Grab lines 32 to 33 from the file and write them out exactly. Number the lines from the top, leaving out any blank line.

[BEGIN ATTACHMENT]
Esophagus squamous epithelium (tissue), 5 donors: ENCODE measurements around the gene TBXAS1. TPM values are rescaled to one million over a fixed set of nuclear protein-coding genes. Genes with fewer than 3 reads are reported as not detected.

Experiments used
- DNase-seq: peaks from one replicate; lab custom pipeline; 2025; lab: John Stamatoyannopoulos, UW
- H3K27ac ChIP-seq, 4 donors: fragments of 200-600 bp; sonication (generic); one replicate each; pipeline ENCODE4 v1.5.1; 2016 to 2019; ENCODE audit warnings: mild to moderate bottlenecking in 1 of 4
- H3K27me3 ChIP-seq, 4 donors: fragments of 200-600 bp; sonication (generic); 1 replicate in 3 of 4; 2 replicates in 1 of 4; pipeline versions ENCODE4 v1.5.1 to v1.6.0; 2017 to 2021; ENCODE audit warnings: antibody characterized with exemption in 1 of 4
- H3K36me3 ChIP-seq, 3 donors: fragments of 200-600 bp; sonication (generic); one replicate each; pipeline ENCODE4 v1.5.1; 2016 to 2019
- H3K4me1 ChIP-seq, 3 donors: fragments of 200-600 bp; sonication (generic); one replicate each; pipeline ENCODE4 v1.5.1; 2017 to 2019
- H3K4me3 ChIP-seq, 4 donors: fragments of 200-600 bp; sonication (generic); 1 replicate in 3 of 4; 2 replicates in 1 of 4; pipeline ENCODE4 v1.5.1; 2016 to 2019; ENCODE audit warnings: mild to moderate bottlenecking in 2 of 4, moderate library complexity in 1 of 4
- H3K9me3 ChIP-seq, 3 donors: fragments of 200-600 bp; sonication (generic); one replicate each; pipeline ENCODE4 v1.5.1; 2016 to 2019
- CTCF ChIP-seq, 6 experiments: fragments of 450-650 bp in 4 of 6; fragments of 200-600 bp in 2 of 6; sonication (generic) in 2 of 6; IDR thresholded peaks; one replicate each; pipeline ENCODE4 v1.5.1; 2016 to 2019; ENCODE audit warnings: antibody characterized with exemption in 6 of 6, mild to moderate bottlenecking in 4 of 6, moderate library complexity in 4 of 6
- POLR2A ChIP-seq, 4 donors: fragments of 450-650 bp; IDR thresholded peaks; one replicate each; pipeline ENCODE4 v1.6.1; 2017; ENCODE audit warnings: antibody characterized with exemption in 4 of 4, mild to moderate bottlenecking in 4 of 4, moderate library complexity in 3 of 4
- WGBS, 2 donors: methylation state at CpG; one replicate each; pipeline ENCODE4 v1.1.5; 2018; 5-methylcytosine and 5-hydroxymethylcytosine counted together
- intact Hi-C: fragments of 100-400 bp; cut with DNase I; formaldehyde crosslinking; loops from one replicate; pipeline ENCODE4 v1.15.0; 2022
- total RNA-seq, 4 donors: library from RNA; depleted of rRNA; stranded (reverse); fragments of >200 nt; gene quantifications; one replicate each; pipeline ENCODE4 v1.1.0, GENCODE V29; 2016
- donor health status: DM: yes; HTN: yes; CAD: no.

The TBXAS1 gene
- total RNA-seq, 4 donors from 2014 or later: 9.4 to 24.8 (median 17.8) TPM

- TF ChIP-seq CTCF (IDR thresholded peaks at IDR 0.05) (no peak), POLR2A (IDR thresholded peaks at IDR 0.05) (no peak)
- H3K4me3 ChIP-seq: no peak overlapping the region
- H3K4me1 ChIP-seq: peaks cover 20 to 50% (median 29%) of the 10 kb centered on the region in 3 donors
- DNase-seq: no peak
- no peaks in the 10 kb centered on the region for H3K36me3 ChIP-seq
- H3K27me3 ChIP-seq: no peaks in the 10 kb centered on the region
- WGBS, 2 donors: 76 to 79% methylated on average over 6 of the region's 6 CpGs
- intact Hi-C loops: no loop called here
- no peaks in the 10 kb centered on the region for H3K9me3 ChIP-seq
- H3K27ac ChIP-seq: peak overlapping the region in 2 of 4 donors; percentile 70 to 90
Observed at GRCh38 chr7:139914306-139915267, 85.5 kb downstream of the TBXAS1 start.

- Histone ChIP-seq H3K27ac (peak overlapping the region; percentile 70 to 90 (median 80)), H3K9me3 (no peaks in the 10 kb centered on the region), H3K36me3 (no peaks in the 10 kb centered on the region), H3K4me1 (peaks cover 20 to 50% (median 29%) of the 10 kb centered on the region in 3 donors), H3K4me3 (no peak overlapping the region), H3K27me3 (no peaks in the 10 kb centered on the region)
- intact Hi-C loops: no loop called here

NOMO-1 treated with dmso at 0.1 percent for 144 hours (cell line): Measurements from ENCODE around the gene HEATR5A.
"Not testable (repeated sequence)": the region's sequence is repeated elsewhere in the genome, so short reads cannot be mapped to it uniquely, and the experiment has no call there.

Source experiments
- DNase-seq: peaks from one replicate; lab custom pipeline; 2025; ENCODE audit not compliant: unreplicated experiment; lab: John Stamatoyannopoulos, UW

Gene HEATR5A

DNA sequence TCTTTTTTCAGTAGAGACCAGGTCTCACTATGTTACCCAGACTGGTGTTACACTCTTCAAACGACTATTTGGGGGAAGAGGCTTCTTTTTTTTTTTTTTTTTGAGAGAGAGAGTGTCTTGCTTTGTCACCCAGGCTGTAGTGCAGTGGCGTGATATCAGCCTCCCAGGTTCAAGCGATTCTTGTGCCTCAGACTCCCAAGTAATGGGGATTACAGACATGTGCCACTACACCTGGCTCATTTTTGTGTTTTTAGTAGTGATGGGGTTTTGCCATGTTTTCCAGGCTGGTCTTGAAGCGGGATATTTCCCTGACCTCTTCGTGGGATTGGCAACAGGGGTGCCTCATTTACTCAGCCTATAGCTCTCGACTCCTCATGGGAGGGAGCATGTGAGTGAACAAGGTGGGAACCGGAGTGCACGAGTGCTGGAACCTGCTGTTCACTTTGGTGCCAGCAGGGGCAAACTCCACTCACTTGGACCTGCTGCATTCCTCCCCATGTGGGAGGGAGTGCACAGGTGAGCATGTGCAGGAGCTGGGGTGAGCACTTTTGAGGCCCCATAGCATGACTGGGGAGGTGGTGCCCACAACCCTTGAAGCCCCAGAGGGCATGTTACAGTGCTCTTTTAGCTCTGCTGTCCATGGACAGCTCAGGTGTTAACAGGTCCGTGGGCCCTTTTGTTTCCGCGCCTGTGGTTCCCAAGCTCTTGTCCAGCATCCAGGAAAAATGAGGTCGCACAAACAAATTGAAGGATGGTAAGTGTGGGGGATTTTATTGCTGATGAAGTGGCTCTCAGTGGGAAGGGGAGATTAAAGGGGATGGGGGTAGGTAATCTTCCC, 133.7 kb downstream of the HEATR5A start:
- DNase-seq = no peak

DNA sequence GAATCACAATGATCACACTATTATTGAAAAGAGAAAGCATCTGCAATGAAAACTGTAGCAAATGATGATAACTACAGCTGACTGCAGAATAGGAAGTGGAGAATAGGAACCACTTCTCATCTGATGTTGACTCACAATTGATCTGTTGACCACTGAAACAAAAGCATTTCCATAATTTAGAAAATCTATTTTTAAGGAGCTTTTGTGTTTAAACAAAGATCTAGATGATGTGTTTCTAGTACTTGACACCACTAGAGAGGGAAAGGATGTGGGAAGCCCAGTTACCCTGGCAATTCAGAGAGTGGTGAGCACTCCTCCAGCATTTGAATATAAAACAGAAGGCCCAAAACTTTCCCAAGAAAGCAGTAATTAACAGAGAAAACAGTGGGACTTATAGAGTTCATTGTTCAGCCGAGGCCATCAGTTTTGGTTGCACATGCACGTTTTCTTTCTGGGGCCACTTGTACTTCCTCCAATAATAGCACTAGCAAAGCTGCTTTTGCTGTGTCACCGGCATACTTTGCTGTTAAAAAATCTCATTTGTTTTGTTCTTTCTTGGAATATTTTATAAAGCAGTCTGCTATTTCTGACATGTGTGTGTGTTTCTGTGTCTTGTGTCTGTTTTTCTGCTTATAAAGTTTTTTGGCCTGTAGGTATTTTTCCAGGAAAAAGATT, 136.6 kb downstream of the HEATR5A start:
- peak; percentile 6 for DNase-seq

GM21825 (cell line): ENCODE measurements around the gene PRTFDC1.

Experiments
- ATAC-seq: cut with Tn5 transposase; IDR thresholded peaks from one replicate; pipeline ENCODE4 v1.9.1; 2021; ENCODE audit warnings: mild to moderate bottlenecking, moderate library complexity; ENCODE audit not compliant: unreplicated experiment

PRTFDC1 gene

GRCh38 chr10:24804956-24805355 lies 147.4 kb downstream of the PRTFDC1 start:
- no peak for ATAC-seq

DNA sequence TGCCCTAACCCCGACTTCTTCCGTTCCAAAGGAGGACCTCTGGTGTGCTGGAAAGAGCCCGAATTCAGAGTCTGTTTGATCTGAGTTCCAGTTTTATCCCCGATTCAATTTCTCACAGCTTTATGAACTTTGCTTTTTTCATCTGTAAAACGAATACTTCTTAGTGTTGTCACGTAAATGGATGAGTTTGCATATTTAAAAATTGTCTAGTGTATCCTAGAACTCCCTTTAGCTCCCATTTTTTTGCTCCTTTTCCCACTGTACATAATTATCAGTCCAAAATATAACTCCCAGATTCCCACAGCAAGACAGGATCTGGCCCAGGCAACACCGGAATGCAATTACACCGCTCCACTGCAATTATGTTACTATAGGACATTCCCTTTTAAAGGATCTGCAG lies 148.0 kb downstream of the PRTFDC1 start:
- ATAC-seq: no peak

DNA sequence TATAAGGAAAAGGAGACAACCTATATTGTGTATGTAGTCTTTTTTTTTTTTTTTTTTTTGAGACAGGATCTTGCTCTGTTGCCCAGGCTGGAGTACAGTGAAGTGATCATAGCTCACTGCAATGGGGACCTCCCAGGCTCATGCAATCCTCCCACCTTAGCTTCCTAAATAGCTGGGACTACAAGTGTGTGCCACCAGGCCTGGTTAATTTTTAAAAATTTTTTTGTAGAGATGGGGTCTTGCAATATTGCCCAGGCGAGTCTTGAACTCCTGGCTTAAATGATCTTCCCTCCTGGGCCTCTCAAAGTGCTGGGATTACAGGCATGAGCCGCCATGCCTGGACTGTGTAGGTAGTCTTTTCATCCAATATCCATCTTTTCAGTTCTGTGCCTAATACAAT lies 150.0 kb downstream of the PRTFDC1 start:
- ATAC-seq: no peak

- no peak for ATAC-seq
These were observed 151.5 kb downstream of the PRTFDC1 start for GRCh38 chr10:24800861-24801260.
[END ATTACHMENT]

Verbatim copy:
"Not testable (repeated sequence)": the region's sequence is repeated elsewhere in the genome, so short reads cannot be mapped to it uniquely, and the experiment has no call there.

Source experiments